For as long as I’ve lived in Arizona, Republicans have dominated state politics, and though I haven’t always agreed with their policy positions, I’ve never felt threatened by their governance. Until now.
From Russell Pearce to Joe Arpaio, Arizona’s Republican party is now dominated by extremist ideologues. These individuals have muscled their way onto center stage by promoting a singular issue, immigration enforcement, almost exclusively at the expense of other issues and crises. They have squashed the voices of compassionate conservatives and centrists and labeled any moderate brave enough to stand up to them as RINO’s (Republican In Name Only) and even socialists.
Fearing for their own political careers, many moderate Republicans have been forced to embrace the extremist dogma or be left with the choice of either switching to an independent party affiliation or waiting silently on the sidelines.
But now, more than ever, we need these moderate, sensible individuals to stand up to the bullies in their party and say, “No more!” We need them to lead us out of this mess by demanding a return to ethical and honest behavior versus a win-at-all-costs mentality.
The examples of our downward slide couldn’t be clearer; the need for change couldn’t be more urgent.
Take, for example, our popular, media-loving sheriff, the one who calls himself the “world’s toughest sheriff.” He turned a blind eye to crime and has yet to be held responsible. His department failed to adequately investigate more than 400 sex crimes. These included crimes against little girls and women; crimes that involved heinous sex acts and murder. He failed to protect and serve and still, for some reason, many Arizonans have forgiven him.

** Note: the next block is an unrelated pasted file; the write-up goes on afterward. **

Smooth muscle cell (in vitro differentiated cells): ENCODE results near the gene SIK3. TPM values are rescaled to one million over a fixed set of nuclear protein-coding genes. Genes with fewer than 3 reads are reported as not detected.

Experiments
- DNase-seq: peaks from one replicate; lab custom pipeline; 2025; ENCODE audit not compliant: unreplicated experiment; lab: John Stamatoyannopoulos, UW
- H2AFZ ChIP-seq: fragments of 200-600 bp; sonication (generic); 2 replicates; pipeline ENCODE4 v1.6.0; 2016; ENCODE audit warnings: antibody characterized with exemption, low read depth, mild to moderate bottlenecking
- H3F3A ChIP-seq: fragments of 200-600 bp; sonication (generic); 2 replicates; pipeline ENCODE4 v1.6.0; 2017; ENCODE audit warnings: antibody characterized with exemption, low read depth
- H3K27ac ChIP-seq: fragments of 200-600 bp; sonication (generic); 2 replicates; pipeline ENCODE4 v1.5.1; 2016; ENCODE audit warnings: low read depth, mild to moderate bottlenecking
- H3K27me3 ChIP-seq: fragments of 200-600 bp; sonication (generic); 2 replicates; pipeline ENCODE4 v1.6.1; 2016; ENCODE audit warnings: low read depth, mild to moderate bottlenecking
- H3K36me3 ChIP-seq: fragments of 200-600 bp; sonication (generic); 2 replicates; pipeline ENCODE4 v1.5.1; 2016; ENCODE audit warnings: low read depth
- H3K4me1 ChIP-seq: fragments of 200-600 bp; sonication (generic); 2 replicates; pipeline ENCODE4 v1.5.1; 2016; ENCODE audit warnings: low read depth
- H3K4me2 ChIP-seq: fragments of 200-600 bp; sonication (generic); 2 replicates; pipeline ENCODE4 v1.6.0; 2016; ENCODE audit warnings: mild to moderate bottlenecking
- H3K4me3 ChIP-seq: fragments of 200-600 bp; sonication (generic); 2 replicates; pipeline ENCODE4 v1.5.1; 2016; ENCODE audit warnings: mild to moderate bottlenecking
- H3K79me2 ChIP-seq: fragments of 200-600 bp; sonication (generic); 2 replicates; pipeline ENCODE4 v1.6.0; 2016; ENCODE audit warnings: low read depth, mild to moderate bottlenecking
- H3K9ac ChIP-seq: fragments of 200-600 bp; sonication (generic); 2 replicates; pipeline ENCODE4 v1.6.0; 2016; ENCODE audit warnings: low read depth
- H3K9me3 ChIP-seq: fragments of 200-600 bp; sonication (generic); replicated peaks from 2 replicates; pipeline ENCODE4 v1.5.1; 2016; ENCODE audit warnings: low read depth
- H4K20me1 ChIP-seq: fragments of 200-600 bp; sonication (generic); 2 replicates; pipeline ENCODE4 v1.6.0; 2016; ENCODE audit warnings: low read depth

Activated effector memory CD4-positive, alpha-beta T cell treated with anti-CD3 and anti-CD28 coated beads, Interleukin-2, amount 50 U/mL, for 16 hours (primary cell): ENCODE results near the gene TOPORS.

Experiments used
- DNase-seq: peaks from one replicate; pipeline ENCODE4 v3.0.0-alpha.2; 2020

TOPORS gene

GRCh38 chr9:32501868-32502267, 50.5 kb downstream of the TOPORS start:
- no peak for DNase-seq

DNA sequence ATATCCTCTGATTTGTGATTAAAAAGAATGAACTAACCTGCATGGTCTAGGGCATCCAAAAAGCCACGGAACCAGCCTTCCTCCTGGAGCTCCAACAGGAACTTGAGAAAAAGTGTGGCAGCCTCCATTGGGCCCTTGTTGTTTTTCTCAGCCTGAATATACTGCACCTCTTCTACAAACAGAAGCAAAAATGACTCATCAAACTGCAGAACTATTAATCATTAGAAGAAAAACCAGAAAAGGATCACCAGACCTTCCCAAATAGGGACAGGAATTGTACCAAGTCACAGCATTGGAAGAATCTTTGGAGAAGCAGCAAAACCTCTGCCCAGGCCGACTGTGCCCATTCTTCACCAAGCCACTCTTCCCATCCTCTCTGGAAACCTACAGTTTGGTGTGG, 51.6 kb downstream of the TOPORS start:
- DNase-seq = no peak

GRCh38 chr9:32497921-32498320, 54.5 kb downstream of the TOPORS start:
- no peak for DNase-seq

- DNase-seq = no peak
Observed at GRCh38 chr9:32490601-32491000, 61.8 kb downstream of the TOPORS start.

Why? Because instead of arresting rapists and murders, he knocked down the doors of car washes and restaurants, arresting and deporting a few handfuls of undocumented immigrants. You know, the real threats to society.
It’s likely none of Sheriff Joe’s fans were the victims or relatives of those left with the scars of rape or those still waiting for justice to be served. It’s likely these victims won’t be wooed by Republican presidential candidates seeking endorsements from a “tough Sheriff” or money from a newly formed PAC.
And now he’s announced plans to examine the legitimacy of Obama’s birth certificate. Yes, spending time on another PR ploy is definitely more important than hunting down criminals.
Then there’s our illustrious former county attorney, Andrew Thomas. In his quest to rid society of “invaders,” he and his henchwomen along with his pals at MCSO are accused of filing bogus lawsuits to intimidate their enemies, enemies that included elected officials and sitting judges. His rivals were targeted because they were unwilling to bend the law, and for that, they had to pay.
One would assume Maricopa County’s GOP party would run from that debacle. But one would be wrong.